Howell-Jolly bodies and Heinz bodies are cellular inclusions found within erythrocytes (red blood cells). These inclusions result from different processes, but it can be difficult to figure out what those processes are, judging by their names alone! Here are a couple mnemonics that help me to keep things straight:
Howell-Jolly bodies are pieces of erythrocyte nucleus left over from the process of maturation (mature erythrocytes typically do not contain nuclei). For me, the name “Howell-Jolly” conjures up a mental gif: a howling fat, little baby who, when calmed by Mom, becomes quite jolly. The image of a baby may remind you that the Howell-Jolly body–a piece of nucleus–is a remnant of an immature, “baby”erythrocyte precursor cell.
I imagine that, because Howell-Jolly bodies are left over from a physiologic process, the spleen has evolved to remove these inclusion bodies from affected erythrocytes without permanently damaging those erythrocytes. Thinking clinically, we can expect to see Howell-Jolly bodies in a person without a functional spleen (eg, a patient with sickle cell disease).
Howell-Jolly bodies can be seen without a special stain, appearing as dark, round dots. You can continue using this mnemonic here by remembering that you usually do not have to go looking for a baby–parents seem to post photos of their kids on social media on a daily basis, and you sure know when a baby is howling on your flight (just don’t be that person staring daggers at Mom and Dad, they’re probably trying their best).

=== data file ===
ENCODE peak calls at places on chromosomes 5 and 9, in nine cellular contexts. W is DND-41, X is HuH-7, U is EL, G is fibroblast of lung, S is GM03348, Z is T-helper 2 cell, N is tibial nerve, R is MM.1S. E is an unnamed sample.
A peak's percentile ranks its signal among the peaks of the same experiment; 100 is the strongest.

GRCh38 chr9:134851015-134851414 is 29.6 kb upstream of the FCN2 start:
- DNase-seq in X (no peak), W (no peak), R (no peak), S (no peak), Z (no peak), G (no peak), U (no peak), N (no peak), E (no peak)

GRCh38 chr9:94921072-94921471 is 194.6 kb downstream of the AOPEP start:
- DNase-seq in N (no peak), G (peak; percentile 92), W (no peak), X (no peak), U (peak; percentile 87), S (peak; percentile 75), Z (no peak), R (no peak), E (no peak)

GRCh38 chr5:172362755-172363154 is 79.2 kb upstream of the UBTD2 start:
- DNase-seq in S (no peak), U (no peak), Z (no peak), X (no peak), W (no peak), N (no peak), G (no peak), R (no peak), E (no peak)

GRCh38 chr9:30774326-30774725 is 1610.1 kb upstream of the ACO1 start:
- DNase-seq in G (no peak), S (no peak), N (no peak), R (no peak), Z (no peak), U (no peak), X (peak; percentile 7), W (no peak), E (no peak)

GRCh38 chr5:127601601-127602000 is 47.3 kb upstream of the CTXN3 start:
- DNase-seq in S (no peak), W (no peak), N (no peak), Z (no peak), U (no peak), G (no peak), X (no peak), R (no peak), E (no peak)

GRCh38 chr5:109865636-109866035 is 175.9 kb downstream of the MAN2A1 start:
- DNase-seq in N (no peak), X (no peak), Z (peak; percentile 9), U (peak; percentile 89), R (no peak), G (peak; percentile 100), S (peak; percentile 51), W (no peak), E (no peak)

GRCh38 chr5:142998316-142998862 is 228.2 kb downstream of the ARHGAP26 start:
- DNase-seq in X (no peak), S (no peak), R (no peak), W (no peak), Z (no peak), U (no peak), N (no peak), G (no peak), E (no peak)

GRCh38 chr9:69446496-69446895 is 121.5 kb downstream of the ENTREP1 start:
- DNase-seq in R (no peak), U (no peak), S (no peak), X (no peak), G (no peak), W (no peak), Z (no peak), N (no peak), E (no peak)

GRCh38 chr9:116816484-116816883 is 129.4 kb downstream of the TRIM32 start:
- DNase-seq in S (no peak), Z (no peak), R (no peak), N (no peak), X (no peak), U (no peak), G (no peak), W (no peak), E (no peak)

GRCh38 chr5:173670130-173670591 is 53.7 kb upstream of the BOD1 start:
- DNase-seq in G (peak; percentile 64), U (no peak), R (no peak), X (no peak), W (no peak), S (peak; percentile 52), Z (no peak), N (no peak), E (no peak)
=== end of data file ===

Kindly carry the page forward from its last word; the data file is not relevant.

On the other hand, Heinz bodies are pieces of denatured globin chains. Some brief background biochem: Heinz bodies are formed when a cell does not have enough of the enzyme glucose-6-phosphate dehydrogenase (G6PD). G6PD reduces NADP to NADPH in a reaction that regenerates the antioxidant glutathione to its reduced state. In its reduced state, G6PD donates a hydrogen ion to toxic substances, like reactive oxygen species, making them less dangerous. In G6PD deficiency, damaged heme is recycled, but the denatured globin chains form little balls that attach to the erythrocyte membrane.
Here, the term “antioxidant” makes me think of colorful fruits and veggies, which are rich with antioxidants. One of my favorite fruits is the tomato, which is used to make Heinz ketchup. Macrophages in the spleen “bite” erythrocytes to remove these Heinz bodies, and the resulting cells are actually called bite cells! “Mmm, Heinz ketchup makes me want to take a bite of that burger/French fries/meatloaf!” Heinz bodies are created due to a pathological process, so the spleen seems to have trouble removing these inclusions without damaging affected erythrocytes.
Heinz bodies are not visible unless they are colored with a special stain. To continue the metaphor, you may have to go looking for ketchup when you are at your friend’s house or at a restaurant. Ketchup is great on French fries, but hopefully you aren’t posting pictures of yourself chugging a bottle of red sugar sauce on your Instagram. Nobody wants to see that.
Many thanks to Dr. Kristine Krafts at PathologyStudent.com for her helpful explanations.